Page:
Bloomberg News

China Adds Treasuries for Second Month on Reserve Growth

May 15, 2012

The Chinese flag flies outside the People's Bank of China in Beijing. Photographer: Nelson Ching/Bloomberg

The Chinese flag flies outside the People's Bank of China in Beijing. Photographer: Nelson Ching/Bloomberg

China remained the largest foreign U.S. creditor, adding to its holdings in March as the Treasury 10-year note yield reached the highest level since October.

China’s holdings rose by 1.3 percent to $1.17 trillion, U.S. Treasury Department data released yesterday show. Those of Japan, America’s second-largest lender, slipped 0.2 percent to $1.08 trillion. Net foreign purchases of Treasuries increased $17.8 billion, or 0.4 percent, to a record $5.12 trillion, the data show.

The 10-year Treasury yield touched 2.40 percent on March 20, after ending 2011 at 1.88 percent, as investors speculated gains in the U.S. labor market were a sign of sustainable economic growth. China’s currency reserves rose 3.9 percent during the three months ended March 31, reversing the first quarterly decline since 1998, according to the People’s Bank of China.

“The price level made more sense at that point,” said Larry Dyer, a U.S. interest-rate strategist at HSBC Holdings Plc in New York, one of 21 primary dealers that trade with the Federal Reserve. “All investors are looking for yield but also a little bit worried about the rate levels. It may be consistent with buying dips. Everyone who’s called for an end of Chinese purchases has found themselves on the wrong side of the facts.”

The data showed China held $1.1552 trillion of Treasuries in February, a decrease from the $1.1789 trillion reported for the period on April 16. The Treasury is now revising holdings data on a monthly basis rather than annually based on the nationality of the beneficial holder of the debt, while the initial data will still count the location of the purchase.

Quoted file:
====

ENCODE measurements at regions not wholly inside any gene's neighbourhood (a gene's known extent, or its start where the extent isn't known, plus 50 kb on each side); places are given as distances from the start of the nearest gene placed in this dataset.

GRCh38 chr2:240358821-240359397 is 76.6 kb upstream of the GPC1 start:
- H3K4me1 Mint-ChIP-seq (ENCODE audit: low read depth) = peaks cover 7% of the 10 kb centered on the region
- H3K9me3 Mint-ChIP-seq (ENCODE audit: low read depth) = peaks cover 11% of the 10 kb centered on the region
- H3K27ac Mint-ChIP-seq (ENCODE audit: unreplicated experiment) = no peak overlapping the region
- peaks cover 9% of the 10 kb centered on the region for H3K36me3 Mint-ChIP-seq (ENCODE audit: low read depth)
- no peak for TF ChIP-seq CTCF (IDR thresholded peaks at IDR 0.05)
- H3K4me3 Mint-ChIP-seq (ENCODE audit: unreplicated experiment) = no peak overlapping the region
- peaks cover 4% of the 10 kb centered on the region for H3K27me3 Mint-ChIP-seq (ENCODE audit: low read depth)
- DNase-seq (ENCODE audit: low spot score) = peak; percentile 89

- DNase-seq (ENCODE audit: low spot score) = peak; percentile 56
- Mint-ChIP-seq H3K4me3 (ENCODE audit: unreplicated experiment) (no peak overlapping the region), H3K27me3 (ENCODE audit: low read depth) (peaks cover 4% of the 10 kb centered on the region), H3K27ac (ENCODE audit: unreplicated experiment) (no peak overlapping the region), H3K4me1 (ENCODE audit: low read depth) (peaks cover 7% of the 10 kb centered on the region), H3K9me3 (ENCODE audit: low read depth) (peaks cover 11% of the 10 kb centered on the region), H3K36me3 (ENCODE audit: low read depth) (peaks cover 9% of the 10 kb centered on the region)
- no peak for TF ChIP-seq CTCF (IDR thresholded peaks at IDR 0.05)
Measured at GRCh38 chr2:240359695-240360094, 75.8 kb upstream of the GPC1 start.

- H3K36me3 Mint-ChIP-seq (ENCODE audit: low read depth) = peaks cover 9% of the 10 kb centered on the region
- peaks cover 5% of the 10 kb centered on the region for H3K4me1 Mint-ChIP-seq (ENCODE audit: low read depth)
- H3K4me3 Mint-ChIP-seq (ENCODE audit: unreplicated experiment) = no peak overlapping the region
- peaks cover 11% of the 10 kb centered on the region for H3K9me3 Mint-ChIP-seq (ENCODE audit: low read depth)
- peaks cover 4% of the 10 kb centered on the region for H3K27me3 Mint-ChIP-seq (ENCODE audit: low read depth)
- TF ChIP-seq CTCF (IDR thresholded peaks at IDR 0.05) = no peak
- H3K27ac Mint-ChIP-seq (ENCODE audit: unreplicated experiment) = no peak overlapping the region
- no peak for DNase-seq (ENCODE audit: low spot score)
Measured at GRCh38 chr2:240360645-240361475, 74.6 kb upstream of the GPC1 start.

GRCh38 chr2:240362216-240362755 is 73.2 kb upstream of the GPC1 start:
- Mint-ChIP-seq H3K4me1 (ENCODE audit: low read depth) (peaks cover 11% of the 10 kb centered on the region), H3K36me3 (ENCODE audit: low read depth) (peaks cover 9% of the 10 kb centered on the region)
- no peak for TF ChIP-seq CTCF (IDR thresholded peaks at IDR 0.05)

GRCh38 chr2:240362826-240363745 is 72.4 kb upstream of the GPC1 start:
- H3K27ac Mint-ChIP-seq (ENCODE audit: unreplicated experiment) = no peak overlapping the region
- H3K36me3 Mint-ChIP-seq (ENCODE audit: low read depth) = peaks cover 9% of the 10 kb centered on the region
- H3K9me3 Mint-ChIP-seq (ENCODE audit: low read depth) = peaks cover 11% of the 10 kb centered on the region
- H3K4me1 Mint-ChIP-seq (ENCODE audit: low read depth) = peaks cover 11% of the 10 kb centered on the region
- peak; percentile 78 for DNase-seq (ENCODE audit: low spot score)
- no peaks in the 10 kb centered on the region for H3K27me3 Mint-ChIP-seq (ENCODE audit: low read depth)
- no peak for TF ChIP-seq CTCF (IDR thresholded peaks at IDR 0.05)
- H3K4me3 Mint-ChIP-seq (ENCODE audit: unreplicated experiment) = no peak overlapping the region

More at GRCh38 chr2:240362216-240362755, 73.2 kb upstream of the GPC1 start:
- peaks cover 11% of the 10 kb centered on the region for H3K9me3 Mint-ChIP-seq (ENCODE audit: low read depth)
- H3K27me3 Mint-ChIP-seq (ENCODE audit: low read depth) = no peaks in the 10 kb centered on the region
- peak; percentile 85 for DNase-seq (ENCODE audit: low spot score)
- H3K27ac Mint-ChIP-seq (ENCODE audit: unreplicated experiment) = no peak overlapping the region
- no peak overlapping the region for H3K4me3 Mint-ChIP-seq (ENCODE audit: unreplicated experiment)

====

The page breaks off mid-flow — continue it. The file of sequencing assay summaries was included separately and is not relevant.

Longer-Term Securities

China increased its holdings of longer-term notes and bonds by $14.6 billion, or 1.3 percent, to $1.166 trillion. Its stake in short-term bills rose by $100 million to $3.9 billion, Treasury data show.

China’s holdings of U.S. government securities rose 1.6 percent in the first three months of 2012, reversing a 9.3 percent decline in the final three months of the previous year. The world’s second-largest economy held $1.15 trillion Treasuries as of Dec. 31, down from $1.16 trillion in December 2010 and from a peak of $1.31 trillion in July 2011.

For the first three months of 2012 Japan increased its holdings of U.S. government debt by 2.4 percent, its slowest pace of accumulation since the period from April through June 2011 following last year’s earthquake and tsunami.

Hong Kong’s Treasury holdings dipped $3 billion in March, or 2.1 percent, to $138.8 billion, while the U.K., which is often seen as a proxy for Chinese demand, declined $4.1 billion, or 3.5 percent, to $112 billion.

The Fed remains the top holder of U.S. debt with $1.665 trillion on its balance sheet.

To contact the reporter on this story: Daniel Kruger in New York at dkruger1@bloomberg.net

To contact the editor responsible for this story: Dave Liedtka at dliedtka@bloomberg.net


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